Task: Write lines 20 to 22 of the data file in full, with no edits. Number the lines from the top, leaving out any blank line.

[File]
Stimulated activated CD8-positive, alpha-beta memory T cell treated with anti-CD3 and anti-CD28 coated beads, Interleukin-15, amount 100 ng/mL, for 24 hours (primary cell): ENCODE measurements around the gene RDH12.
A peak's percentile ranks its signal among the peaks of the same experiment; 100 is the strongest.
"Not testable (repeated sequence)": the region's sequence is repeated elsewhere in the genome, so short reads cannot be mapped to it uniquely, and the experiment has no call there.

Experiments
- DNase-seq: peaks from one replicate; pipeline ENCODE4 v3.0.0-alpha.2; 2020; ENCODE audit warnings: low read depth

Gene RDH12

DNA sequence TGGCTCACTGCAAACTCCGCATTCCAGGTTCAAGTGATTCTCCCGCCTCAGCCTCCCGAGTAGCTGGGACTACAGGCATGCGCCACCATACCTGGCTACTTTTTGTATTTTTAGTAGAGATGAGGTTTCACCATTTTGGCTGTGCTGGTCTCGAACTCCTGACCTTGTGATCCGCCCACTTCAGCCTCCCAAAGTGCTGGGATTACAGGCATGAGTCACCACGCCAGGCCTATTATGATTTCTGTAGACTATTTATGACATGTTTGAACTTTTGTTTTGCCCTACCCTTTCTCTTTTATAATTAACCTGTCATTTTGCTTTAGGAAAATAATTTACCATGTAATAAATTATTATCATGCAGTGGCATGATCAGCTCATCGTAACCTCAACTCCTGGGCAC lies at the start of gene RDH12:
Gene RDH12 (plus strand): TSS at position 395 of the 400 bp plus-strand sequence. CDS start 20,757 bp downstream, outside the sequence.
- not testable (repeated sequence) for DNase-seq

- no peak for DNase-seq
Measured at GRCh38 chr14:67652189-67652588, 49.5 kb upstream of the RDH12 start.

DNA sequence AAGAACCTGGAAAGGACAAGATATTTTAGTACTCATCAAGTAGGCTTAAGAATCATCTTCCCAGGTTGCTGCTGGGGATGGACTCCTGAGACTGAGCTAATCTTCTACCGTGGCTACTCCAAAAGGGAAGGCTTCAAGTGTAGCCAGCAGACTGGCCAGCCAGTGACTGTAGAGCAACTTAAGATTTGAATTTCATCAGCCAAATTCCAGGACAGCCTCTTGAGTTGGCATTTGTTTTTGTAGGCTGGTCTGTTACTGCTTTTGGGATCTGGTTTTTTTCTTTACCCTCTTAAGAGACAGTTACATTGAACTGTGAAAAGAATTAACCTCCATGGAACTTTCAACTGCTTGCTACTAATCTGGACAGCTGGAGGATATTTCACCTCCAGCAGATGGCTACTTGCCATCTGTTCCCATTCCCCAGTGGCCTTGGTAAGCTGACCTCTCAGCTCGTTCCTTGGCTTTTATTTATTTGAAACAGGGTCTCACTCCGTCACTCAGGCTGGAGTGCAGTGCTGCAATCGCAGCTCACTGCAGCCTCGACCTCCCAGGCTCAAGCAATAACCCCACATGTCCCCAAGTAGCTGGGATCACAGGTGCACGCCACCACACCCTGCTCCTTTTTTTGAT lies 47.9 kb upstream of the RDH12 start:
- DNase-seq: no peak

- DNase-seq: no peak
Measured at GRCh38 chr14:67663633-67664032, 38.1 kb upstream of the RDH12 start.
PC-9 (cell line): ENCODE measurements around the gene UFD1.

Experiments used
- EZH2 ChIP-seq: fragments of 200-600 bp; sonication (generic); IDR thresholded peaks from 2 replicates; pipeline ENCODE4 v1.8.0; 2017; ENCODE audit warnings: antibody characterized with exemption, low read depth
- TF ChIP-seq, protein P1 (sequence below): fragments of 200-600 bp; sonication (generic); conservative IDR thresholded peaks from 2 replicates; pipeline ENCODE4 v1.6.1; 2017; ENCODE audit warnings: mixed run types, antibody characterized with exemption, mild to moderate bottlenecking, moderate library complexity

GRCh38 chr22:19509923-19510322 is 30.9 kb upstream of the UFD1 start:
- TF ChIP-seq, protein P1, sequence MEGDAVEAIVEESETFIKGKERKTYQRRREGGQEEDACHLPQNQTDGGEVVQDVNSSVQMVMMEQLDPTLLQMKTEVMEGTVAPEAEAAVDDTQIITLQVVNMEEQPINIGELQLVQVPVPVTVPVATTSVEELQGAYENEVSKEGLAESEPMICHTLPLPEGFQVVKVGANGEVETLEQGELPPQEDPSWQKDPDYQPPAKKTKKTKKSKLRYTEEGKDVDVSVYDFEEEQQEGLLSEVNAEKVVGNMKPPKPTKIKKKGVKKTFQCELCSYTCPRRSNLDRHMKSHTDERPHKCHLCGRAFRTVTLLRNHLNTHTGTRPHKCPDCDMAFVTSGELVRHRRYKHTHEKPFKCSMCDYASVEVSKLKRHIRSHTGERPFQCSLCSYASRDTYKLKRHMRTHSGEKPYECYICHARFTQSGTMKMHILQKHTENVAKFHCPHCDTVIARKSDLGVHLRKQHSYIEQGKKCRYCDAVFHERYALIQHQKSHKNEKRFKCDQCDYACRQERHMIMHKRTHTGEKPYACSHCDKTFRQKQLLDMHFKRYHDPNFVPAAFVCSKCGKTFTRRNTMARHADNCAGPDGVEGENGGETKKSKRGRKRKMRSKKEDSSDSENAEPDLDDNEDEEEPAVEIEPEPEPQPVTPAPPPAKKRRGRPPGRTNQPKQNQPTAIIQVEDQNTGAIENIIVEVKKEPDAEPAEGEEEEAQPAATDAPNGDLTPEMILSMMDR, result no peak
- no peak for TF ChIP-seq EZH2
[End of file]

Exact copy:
GRCh38 chr22:19509923-19510322 is 30.9 kb upstream of the UFD1 start:
- TF ChIP-seq, protein P1, sequence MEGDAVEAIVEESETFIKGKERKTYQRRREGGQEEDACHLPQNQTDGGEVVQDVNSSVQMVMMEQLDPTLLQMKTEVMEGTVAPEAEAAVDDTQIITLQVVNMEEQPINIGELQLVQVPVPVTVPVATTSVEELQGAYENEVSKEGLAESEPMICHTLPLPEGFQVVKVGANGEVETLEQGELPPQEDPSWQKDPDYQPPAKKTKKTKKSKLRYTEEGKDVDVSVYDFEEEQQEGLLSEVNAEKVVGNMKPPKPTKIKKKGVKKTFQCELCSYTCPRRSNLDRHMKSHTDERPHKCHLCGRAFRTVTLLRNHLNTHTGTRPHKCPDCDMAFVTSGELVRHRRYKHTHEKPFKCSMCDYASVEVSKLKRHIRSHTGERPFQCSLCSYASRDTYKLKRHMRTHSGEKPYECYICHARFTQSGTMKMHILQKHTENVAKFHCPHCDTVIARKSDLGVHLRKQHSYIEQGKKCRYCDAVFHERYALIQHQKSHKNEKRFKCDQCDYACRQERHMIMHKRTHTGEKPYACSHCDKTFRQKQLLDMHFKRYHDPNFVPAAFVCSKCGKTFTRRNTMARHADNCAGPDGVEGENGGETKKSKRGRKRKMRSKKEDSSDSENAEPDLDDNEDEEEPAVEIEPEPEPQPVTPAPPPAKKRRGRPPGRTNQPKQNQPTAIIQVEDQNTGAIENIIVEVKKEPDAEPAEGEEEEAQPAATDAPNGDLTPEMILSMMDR, result no peak
- no peak for TF ChIP-seq EZH2